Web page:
The science behind Parkinson’s
Finding a cure – our major research areas
Elsewhere, several research groups are testing immunotherapies (or vaccines) against the Parkinson’s hallmark protein. Immunotherapy is a method of directing our immune system to mount defences against specific pathogens or rogue proteins such as the mis-folded alpha-synuclein protein which is a common biological feature of Parkinson’s. Clinical trials of potential vaccines against alpha-synuclein are underway.
Elsewhere, a biotech company is running a gene therapy trial to introduce a functional version of the GBA-1 gene into the brains of people with Parkinson’s who carry the GBA-1 mutation.
Neuron survival and replacement
In addition to research targeted at the biochemical pathways involved in Parkinson’s, there are also exciting ‘wholesale’ approaches underway.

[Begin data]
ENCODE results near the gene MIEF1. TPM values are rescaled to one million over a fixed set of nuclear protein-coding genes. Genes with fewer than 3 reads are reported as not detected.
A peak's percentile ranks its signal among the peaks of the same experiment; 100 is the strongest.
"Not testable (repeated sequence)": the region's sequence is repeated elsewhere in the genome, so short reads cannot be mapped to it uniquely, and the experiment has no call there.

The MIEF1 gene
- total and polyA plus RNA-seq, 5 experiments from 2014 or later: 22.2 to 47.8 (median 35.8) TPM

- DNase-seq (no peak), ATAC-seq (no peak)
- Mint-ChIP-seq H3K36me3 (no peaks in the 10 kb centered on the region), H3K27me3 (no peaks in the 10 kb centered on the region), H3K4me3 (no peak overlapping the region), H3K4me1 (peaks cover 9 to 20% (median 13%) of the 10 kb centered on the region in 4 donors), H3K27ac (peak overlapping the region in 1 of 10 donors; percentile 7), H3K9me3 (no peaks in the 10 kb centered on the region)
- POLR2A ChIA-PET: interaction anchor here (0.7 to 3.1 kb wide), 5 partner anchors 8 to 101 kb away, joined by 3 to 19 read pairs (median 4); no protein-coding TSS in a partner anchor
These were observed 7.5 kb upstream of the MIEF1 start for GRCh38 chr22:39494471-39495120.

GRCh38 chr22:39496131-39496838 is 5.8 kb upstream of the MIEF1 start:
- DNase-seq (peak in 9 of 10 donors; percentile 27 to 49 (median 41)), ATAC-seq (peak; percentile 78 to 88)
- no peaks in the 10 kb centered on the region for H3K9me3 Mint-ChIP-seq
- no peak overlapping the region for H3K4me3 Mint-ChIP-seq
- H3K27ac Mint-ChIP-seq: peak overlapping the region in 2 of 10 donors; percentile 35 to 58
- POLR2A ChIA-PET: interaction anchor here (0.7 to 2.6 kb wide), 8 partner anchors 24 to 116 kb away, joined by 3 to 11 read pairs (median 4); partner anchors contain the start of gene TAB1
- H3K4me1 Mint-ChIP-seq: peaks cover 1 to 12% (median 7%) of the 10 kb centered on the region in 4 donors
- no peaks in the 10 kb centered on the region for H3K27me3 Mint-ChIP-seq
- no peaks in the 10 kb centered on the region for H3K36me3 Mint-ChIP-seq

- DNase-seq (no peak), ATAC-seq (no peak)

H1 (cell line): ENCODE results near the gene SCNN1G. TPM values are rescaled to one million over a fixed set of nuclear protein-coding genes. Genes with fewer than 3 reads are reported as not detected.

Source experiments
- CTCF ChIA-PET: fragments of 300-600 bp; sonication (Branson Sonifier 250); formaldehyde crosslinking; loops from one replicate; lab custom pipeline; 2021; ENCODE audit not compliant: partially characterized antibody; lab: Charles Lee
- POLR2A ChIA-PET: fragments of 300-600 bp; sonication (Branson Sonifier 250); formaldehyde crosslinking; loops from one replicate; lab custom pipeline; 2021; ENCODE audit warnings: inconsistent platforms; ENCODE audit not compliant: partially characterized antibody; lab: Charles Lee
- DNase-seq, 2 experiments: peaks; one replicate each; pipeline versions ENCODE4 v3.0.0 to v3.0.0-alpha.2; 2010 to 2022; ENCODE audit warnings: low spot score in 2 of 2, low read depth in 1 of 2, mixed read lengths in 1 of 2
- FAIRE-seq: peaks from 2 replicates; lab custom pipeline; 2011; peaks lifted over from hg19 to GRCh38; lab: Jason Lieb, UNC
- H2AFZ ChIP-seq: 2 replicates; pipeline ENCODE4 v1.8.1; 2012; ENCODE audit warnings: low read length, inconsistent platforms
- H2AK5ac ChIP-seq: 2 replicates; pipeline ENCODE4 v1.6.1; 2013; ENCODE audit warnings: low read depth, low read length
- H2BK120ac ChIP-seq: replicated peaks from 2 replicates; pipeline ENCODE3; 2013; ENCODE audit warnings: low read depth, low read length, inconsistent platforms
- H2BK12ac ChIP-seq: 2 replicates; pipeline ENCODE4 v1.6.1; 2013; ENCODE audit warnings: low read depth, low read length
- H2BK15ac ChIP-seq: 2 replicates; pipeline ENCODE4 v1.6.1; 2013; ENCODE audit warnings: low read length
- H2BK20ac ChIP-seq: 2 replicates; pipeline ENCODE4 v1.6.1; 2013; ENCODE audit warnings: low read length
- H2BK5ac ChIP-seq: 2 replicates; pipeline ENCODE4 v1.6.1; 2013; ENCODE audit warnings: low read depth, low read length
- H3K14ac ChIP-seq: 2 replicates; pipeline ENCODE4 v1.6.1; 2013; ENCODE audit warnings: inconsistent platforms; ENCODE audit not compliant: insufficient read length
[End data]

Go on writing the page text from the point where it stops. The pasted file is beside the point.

Some of these strategies aim to nourish and protect dopamine neurons by introducing neurotrophic factors. A clinical study in Bristol has investigated the neuroprotective protein GDNF, which was co-funded by Cure Parkinson’s.
Another avenue of great interest is cell replacement therapy; introducing functional healthy dopamine neurons deep into the brain. Cure Parkinson’s is supporting TRANSEURO, a Europe-wide trial testing dopamine cell replacement therapies with foetal-derived dopamine neurons in 13 people with Parkinson’s. Other trials are underway around the world using dopamine neurons grown from stem cells.